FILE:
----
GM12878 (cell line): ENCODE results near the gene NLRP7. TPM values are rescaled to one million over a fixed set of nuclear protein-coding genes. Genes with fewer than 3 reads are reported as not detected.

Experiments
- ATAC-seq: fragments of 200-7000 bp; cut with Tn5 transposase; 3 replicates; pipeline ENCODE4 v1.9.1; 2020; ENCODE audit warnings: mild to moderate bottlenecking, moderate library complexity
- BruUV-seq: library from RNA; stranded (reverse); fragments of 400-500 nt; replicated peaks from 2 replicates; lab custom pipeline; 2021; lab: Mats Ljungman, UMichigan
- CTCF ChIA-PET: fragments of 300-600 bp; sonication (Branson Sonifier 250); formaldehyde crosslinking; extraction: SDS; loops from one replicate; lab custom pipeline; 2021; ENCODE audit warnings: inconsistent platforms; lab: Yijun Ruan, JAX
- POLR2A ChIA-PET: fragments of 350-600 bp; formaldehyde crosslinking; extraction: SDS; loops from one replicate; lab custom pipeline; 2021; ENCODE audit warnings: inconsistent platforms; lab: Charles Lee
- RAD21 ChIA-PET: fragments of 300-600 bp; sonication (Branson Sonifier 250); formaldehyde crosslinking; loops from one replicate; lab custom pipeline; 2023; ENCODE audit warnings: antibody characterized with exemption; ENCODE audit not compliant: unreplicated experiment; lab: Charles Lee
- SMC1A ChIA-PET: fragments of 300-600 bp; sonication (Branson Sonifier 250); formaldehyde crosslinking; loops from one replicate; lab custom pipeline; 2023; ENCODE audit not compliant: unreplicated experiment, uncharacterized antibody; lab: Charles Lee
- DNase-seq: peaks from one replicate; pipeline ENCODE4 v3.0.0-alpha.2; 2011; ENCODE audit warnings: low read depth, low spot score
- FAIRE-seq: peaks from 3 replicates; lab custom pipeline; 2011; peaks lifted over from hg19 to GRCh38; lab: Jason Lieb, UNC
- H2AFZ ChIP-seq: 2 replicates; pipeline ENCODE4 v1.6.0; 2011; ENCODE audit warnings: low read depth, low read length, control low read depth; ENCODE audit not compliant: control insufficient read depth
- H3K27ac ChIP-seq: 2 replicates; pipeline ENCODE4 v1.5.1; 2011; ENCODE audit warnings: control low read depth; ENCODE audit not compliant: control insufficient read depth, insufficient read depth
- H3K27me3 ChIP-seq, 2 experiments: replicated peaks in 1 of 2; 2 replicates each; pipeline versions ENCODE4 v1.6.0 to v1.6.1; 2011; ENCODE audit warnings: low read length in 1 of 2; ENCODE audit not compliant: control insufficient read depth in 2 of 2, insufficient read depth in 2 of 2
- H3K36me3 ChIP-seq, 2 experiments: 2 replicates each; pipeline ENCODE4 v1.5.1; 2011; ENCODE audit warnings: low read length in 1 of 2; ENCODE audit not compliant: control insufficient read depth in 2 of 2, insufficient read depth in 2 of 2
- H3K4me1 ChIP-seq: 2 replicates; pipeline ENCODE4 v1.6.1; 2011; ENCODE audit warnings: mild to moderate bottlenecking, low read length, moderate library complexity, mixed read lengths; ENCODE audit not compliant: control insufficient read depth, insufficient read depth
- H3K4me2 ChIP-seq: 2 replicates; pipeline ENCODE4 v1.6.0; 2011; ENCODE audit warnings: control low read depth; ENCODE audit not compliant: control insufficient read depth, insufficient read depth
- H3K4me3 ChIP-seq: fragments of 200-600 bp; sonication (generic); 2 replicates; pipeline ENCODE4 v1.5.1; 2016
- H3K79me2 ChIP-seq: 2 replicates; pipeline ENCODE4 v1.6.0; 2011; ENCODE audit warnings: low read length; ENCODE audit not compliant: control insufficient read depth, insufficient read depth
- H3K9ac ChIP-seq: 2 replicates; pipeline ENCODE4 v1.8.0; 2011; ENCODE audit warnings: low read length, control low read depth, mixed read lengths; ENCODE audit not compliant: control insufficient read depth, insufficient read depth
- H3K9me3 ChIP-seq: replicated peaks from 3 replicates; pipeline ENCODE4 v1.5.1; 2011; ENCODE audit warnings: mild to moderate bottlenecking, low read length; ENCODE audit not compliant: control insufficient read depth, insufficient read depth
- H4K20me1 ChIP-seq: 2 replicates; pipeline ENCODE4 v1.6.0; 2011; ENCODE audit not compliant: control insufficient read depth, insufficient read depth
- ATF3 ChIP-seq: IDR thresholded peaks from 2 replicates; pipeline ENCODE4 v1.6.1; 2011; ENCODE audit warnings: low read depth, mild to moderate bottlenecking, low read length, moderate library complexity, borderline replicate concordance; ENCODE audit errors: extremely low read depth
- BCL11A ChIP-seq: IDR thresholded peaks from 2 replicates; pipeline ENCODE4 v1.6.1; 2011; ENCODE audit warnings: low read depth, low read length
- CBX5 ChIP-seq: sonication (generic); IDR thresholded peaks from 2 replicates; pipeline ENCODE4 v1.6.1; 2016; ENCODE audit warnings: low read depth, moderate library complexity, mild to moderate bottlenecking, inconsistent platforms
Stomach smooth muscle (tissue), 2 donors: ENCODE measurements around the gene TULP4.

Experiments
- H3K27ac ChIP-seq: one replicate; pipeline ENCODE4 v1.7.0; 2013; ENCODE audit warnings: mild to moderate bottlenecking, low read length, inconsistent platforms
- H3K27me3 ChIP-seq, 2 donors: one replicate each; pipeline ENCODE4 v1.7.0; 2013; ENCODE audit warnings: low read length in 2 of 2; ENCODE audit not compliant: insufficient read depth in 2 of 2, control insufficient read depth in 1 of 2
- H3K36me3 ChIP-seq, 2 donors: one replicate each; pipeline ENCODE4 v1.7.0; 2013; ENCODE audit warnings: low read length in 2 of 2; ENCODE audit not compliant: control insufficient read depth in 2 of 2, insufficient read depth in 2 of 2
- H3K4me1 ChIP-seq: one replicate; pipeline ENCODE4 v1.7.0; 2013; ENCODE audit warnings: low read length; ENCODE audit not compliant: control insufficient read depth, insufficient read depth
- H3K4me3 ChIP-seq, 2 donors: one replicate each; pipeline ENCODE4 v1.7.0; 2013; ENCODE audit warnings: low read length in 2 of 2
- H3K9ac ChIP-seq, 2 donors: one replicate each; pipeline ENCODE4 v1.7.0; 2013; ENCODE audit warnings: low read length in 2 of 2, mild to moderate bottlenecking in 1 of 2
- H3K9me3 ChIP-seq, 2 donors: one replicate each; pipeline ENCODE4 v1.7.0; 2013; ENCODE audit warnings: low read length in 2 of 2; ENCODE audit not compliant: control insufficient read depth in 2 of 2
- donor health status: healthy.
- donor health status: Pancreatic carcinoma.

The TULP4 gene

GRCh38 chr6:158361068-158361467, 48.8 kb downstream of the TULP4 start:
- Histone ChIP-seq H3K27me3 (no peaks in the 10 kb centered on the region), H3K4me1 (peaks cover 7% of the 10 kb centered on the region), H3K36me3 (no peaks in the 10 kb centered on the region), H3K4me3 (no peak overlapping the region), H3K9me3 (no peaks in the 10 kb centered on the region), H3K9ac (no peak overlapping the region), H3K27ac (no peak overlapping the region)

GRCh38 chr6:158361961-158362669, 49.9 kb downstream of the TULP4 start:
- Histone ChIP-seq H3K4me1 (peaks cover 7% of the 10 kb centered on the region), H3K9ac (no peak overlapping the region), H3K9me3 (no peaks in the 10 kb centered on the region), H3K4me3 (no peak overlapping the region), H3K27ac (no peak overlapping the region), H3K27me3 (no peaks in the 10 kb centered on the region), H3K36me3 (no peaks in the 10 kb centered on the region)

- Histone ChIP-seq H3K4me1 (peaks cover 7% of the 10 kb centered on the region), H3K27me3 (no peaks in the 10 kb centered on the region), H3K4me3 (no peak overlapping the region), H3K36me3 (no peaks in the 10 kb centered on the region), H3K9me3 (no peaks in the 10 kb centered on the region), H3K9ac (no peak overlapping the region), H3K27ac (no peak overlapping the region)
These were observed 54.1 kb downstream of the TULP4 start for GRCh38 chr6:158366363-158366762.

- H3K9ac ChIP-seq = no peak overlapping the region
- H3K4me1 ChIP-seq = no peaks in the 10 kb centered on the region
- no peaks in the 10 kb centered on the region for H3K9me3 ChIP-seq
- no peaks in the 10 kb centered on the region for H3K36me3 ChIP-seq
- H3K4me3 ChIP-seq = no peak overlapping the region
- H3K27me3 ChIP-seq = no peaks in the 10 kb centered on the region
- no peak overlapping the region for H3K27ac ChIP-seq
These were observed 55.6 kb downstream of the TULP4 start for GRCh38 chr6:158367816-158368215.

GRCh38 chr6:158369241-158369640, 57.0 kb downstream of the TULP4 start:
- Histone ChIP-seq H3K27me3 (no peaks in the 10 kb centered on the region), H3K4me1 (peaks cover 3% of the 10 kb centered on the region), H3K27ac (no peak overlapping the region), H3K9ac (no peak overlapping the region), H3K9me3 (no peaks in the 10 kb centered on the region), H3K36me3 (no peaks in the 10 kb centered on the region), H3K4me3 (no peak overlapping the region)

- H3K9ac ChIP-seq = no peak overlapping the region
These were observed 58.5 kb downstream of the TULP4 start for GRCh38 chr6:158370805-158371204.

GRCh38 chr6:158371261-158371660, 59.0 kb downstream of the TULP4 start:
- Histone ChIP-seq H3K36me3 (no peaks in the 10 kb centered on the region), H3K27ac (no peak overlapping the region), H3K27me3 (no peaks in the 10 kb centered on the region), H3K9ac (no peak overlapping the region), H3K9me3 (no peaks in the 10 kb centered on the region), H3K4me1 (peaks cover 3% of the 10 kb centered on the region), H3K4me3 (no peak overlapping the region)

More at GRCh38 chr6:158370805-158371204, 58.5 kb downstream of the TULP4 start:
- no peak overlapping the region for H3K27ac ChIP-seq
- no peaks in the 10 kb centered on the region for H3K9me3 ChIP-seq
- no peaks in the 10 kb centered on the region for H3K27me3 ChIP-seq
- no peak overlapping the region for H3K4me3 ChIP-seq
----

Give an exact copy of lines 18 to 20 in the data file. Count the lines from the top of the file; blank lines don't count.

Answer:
- H3K79me2 ChIP-seq: 2 replicates; pipeline ENCODE4 v1.6.0; 2011; ENCODE audit warnings: low read length; ENCODE audit not compliant: control insufficient read depth, insufficient read depth
- H3K9ac ChIP-seq: 2 replicates; pipeline ENCODE4 v1.8.0; 2011; ENCODE audit warnings: low read length, control low read depth, mixed read lengths; ENCODE audit not compliant: control insufficient read depth, insufficient read depth
- H3K9me3 ChIP-seq: replicated peaks from 3 replicates; pipeline ENCODE4 v1.5.1; 2011; ENCODE audit warnings: mild to moderate bottlenecking, low read length; ENCODE audit not compliant: control insufficient read depth, insufficient read depth